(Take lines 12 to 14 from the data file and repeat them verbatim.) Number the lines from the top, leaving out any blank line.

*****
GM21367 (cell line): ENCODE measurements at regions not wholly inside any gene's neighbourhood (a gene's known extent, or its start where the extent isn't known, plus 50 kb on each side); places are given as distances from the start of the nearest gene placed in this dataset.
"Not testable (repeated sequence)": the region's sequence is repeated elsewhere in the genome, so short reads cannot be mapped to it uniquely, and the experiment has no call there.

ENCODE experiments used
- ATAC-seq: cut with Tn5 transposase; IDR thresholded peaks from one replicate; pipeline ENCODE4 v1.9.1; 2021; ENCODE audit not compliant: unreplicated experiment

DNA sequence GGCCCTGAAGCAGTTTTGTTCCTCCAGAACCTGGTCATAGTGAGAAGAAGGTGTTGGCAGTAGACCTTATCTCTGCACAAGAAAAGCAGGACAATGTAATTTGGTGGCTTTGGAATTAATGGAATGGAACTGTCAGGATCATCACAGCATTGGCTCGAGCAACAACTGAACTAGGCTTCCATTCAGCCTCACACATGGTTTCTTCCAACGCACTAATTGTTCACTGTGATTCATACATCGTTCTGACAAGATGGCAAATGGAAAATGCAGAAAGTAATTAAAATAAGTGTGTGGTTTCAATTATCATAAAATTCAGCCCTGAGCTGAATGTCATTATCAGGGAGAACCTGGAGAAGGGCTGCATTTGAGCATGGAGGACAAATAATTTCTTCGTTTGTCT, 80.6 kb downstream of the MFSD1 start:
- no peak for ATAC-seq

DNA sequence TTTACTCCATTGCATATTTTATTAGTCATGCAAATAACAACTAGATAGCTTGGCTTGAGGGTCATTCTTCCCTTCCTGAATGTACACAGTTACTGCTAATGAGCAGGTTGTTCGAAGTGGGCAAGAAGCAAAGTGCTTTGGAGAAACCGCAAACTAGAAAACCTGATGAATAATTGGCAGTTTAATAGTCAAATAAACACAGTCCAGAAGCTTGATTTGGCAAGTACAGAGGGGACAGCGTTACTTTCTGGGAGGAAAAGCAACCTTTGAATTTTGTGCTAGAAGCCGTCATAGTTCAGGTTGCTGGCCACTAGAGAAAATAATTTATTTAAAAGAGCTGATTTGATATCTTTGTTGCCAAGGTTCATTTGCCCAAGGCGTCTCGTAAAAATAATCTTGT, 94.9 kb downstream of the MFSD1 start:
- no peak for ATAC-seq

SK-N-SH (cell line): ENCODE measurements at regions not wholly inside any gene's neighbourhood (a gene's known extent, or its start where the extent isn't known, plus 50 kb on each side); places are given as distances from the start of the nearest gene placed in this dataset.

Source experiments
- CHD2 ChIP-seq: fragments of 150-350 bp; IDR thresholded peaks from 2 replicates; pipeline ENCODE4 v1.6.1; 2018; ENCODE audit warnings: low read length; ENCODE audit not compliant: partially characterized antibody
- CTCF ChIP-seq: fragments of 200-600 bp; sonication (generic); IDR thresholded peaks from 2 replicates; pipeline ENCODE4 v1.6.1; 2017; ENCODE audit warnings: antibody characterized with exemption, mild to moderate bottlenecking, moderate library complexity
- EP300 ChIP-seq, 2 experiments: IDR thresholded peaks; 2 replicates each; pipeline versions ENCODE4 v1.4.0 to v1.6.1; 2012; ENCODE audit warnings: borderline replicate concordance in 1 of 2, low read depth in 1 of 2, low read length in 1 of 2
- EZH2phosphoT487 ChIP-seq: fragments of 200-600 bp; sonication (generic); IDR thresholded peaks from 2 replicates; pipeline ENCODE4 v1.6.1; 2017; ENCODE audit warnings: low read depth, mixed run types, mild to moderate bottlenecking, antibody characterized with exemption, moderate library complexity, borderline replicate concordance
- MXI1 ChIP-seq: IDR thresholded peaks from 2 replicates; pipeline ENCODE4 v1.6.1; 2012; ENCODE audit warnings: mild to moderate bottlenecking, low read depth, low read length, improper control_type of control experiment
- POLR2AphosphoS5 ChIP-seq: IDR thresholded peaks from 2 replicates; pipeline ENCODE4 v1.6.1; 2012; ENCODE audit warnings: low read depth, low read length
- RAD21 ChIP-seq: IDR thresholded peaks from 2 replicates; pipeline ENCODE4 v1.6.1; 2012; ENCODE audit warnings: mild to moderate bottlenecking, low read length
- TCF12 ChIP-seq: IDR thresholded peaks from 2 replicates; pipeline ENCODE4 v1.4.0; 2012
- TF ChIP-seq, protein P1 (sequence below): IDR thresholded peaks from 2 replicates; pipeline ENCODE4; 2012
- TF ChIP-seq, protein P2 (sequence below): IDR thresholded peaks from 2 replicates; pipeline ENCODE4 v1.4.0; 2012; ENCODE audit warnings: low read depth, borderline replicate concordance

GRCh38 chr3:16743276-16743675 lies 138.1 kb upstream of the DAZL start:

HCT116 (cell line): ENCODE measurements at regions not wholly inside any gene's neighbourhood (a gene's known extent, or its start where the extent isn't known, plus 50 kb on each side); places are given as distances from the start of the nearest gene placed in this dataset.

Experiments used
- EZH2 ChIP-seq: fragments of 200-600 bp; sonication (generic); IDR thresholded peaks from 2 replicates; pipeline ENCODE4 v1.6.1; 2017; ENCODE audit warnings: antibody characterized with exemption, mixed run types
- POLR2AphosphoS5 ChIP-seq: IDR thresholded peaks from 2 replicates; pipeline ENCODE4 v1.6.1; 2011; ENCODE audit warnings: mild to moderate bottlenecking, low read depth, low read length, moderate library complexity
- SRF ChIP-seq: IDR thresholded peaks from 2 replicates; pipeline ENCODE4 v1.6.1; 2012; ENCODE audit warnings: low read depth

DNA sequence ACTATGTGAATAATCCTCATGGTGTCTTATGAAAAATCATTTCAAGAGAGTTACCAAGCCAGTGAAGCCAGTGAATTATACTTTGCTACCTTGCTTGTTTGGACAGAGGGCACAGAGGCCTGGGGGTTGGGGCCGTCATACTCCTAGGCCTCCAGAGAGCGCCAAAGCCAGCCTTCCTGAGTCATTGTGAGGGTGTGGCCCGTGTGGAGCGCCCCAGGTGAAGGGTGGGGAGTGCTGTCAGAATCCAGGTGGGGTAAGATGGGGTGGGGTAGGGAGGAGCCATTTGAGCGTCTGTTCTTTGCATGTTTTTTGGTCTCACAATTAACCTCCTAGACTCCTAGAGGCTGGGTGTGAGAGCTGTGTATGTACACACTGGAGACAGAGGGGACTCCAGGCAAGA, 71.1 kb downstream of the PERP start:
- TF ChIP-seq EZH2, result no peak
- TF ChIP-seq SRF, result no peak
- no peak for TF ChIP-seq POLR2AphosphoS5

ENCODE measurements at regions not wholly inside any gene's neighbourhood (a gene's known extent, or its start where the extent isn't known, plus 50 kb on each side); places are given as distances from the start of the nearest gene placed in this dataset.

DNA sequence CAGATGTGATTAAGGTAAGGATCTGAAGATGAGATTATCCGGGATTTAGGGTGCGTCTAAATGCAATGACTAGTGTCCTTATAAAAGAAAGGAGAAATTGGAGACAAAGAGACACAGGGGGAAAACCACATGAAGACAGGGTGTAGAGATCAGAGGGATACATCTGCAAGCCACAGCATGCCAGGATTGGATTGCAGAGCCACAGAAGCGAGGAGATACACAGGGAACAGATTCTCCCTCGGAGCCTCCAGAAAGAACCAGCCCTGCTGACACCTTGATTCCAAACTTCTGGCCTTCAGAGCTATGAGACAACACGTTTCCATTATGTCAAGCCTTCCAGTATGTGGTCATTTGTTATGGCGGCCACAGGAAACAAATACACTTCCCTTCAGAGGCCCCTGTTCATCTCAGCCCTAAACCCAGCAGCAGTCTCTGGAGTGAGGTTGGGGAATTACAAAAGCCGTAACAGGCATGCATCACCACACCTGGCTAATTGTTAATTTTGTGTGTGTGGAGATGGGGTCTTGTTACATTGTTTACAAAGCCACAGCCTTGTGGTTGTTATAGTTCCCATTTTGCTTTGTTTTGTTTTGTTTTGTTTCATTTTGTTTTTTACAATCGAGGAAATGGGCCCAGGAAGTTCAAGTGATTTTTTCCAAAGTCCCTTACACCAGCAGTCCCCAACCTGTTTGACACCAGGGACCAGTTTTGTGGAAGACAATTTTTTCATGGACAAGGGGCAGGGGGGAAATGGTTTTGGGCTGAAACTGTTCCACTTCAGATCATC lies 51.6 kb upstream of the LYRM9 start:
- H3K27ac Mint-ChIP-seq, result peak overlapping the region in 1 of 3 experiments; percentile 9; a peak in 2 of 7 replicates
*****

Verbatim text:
- CTCF ChIP-seq: fragments of 200-600 bp; sonication (generic); IDR thresholded peaks from 2 replicates; pipeline ENCODE4 v1.6.1; 2017; ENCODE audit warnings: antibody characterized with exemption, mild to moderate bottlenecking, moderate library complexity
- EP300 ChIP-seq, 2 experiments: IDR thresholded peaks; 2 replicates each; pipeline versions ENCODE4 v1.4.0 to v1.6.1; 2012; ENCODE audit warnings: borderline replicate concordance in 1 of 2, low read depth in 1 of 2, low read length in 1 of 2
- EZH2phosphoT487 ChIP-seq: fragments of 200-600 bp; sonication (generic); IDR thresholded peaks from 2 replicates; pipeline ENCODE4 v1.6.1; 2017; ENCODE audit warnings: low read depth, mixed run types, mild to moderate bottlenecking, antibody characterized with exemption, moderate library complexity, borderline replicate concordance